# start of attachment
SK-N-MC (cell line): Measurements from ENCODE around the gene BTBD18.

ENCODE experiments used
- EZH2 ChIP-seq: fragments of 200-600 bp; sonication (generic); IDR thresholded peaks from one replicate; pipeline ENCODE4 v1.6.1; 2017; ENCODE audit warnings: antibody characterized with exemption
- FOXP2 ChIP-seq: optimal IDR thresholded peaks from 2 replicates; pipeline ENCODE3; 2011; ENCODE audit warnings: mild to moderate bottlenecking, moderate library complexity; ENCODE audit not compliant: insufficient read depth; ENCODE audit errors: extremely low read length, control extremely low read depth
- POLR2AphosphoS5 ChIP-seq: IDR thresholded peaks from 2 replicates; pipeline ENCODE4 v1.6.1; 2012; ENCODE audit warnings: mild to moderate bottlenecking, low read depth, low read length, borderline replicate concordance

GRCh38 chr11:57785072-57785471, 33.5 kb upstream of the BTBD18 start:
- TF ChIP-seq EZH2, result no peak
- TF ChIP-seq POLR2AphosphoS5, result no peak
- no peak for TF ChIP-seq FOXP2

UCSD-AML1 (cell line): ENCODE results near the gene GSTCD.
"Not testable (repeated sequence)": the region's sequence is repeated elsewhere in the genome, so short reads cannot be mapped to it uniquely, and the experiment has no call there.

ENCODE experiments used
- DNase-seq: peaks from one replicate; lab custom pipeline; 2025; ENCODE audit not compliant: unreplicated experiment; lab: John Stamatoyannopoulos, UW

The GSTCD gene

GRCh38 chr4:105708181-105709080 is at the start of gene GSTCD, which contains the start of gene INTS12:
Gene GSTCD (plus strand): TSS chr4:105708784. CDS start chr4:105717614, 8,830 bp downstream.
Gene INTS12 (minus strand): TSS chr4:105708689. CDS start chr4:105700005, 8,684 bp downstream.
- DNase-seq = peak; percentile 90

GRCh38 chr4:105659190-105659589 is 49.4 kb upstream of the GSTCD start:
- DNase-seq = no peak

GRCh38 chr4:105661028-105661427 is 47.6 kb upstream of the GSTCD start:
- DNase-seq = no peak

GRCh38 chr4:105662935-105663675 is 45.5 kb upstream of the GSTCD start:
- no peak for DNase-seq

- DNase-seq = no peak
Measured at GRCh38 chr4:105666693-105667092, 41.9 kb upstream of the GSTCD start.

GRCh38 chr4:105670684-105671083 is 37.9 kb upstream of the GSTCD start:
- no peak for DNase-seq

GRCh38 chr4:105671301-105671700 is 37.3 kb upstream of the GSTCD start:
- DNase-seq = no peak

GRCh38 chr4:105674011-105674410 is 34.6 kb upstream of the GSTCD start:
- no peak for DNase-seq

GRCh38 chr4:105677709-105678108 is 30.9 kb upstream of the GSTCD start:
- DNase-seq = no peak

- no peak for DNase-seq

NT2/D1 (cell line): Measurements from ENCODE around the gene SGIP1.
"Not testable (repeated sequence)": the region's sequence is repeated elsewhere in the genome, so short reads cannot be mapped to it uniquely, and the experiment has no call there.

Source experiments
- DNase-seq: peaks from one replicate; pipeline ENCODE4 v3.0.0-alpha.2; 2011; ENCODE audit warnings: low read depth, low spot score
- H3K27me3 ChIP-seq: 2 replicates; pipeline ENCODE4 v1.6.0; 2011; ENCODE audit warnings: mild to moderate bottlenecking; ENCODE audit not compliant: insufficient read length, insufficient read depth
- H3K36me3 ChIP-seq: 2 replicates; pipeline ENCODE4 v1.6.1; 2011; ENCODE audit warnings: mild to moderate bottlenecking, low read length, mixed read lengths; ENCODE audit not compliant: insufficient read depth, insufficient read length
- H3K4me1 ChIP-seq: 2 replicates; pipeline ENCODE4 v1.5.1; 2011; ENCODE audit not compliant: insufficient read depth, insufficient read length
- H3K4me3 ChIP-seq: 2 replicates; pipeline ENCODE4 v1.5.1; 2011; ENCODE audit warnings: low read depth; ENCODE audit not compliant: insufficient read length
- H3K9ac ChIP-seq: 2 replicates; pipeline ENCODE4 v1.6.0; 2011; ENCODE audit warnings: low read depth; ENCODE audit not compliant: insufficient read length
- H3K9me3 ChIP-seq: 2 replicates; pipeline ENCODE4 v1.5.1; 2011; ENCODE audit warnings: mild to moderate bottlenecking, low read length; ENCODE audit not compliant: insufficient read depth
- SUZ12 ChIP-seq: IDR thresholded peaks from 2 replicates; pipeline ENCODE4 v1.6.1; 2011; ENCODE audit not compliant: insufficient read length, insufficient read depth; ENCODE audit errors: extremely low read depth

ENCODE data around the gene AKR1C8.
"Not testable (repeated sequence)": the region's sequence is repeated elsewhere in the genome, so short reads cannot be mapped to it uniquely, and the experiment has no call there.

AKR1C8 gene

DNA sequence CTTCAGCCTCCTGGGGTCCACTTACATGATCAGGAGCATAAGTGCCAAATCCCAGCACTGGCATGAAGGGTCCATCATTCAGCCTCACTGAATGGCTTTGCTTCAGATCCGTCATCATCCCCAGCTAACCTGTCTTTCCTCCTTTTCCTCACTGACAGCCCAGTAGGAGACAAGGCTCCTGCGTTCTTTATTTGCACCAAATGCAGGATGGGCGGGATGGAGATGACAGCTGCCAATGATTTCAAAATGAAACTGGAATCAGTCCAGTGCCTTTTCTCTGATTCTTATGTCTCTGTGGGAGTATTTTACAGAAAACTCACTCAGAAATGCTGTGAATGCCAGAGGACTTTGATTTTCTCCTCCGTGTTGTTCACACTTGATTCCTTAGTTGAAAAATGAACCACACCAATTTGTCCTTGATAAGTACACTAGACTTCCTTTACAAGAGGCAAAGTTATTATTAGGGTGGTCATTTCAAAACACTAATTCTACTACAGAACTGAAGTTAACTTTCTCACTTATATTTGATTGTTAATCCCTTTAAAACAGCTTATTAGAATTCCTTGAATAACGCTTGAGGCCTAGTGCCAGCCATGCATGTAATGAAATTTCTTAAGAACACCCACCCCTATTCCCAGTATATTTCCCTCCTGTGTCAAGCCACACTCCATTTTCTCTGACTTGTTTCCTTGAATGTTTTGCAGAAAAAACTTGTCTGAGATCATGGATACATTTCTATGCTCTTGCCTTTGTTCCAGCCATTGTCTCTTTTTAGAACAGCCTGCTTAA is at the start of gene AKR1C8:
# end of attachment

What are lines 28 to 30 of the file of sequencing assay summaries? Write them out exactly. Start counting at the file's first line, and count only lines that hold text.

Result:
- no peak for DNase-seq

GRCh38 chr4:105671301-105671700 is 37.3 kb upstream of the GSTCD start:
- DNase-seq = no peak